Along the same lines, I am free of this awful concept of an eternity of punishment and torture for those who don't believe in Jesus during this life. Hell never really made sense to me, but the Bible is pretty clear about punishment in the afterlife for those who don't believe, especially in the New Testament, so I had to believe it if I believed everything else. I had to believe that my brother, who is an atheist, would not only spend eternity separated from god and the rest of his family, but would be burned in a lake of fire forever. I constantly just tried to convince myself that god was sovereign and that he would reveal himself to my brother. The crazy thing is that I knew that this wasn't the case for millions of people who died every day. It was so frustrating that I had to accept hell along with my loving savior. I had to acknowledge that my merciful, loving and just god created an eternal place of torment for people who simply didn't know or weren't convinced of his existence. From any angle that you look at that, it's insane. I'm reading a book by Francis Chan right now called Erasing Hell and, despite the title, he actually explains that the Bible is pretty clear that hell is real. He says that he was really hoping that he would find out otherwise. He shared his devastation when his grandmother died and he knew that she hadn't accepted Christ. He said that he would even prefer that non-believers would just be annihilated after death instead of suffering for eternity. Chan has such a huge heart for people, but because he believes in the infallibility of the Bible he has to accept the existence of hell and it causes him a great deal of pain (just like it did for me).

My hatred of the concept of hell had nothing to do with my apostasy, but ridding myself of the belief has certainly been a huge relief.

I'm more skeptical of everything

Instead of just accepting people's word on things I take a look at the facts for myself. I realize now that I have been terrible at this my whole life. I never actually realized that I was gullible, but in retrospect I most certainly was. I just accepted, as fact, most of what I was told unless it was really far-fetched. I feel that I have now taken a more responsible approach to the information I'm presented with and can make more informed and well-balanced decisions. Being skeptical is not a bad thing. It's healthy and it's necessary.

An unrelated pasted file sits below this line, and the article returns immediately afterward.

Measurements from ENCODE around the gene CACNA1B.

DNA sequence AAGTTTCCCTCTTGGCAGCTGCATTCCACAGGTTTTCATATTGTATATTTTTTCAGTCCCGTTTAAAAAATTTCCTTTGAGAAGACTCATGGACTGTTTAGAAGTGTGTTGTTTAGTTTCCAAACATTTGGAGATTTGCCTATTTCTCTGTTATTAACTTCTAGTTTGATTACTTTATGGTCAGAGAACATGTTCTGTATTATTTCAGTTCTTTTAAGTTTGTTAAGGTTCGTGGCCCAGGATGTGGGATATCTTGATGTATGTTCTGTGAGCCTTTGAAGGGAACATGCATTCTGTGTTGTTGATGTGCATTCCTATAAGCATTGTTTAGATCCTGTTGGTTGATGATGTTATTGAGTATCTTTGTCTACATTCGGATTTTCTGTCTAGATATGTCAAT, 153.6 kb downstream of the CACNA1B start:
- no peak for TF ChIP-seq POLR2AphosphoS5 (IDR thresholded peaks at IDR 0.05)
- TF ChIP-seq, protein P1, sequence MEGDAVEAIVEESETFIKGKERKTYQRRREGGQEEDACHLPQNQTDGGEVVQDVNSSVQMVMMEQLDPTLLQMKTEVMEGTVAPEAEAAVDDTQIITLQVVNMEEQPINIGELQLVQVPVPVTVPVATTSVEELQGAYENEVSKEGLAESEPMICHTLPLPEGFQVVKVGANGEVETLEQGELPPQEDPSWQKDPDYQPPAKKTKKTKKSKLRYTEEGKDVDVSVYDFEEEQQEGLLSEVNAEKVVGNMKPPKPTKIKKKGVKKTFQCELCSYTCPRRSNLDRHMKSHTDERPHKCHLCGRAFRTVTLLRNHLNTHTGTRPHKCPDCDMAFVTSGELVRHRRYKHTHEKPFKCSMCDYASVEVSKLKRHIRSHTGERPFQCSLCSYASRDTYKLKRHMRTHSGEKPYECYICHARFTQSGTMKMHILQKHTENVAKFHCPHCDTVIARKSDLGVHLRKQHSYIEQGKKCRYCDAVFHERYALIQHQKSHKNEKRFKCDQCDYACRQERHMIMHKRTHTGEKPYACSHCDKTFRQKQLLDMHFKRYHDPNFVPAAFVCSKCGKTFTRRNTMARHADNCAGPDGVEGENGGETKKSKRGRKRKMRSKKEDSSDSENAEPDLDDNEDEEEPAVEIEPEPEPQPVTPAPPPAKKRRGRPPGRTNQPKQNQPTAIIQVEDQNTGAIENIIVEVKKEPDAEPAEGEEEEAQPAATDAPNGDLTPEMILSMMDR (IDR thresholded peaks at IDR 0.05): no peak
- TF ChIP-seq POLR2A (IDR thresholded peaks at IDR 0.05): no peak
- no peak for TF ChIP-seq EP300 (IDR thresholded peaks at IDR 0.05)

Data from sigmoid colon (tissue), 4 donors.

I'm afraid of hurting or driving away some of the people I love

Because I don't feel that I should remain silent about my perspectives, I'm often concerned that I'm going to drive a wedge in the relationships I have with Christians in my family and friends. I'm afraid that they will grow to resent me because of my views and lack of belief in the god that they love and worship. I'm afraid that they will not respect me because they'll believe that I'm deceived or in rebellion. I'm afraid that my beliefs will always be the elephant in the room that no one wants to talk about (this would be hard for me because I've always been a very open person and love to talk about deep and intimate things). I'm afraid that they will take my disbelief as an offense against their intelligence or a condescending attitude. I don't feel this way. I know that there are many very intelligent people who believe in a god.

It is because of these fears that I try to be careful about what I say and things I share on social media. I don't think that I should have to hide who I am to avoid the discomfort of others, but I also don't think being obnoxious and rude is necessary either. I do consider myself to be a secular activist, but I, obviously, am sympathetic to religious (especially Christian) perspectives, having been there myself.


  1. This was beautiful. Very eye opening for someone who never believed. I am glad so many things are better for you, now. I shared this on my Twitter!

    1. Thank you so much! It's been eye-opening for me too. I'm glad that I have the opportunity to share my journey. Thanks for sharing!